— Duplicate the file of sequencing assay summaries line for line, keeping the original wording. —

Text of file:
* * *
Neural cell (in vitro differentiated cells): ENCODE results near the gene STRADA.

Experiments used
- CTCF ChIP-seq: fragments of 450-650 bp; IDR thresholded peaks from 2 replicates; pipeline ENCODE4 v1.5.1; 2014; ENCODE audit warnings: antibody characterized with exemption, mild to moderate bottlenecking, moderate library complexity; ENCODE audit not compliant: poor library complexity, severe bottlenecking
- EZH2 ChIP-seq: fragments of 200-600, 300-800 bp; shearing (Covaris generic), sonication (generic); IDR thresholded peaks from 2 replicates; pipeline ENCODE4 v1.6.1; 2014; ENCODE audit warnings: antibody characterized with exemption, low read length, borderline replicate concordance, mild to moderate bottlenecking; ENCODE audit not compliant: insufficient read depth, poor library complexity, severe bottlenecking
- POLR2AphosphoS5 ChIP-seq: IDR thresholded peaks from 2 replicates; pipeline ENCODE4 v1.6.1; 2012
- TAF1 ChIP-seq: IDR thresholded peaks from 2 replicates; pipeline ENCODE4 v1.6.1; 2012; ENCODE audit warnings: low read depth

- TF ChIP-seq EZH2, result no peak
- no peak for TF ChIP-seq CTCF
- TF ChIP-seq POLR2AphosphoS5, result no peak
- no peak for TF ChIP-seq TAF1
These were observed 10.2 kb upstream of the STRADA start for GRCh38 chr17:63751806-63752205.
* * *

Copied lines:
Neural cell (in vitro differentiated cells): ENCODE results near the gene STRADA.

Experiments used
- CTCF ChIP-seq: fragments of 450-650 bp; IDR thresholded peaks from 2 replicates; pipeline ENCODE4 v1.5.1; 2014; ENCODE audit warnings: antibody characterized with exemption, mild to moderate bottlenecking, moderate library complexity; ENCODE audit not compliant: poor library complexity, severe bottlenecking
- EZH2 ChIP-seq: fragments of 200-600, 300-800 bp; shearing (Covaris generic), sonication (generic); IDR thresholded peaks from 2 replicates; pipeline ENCODE4 v1.6.1; 2014; ENCODE audit warnings: antibody characterized with exemption, low read length, borderline replicate concordance, mild to moderate bottlenecking; ENCODE audit not compliant: insufficient read depth, poor library complexity, severe bottlenecking
- POLR2AphosphoS5 ChIP-seq: IDR thresholded peaks from 2 replicates; pipeline ENCODE4 v1.6.1; 2012
- TAF1 ChIP-seq: IDR thresholded peaks from 2 replicates; pipeline ENCODE4 v1.6.1; 2012; ENCODE audit warnings: low read depth

- TF ChIP-seq EZH2, result no peak
- no peak for TF ChIP-seq CTCF
- TF ChIP-seq POLR2AphosphoS5, result no peak
- no peak for TF ChIP-seq TAF1
These were observed 10.2 kb upstream of the STRADA start for GRCh38 chr17:63751806-63752205.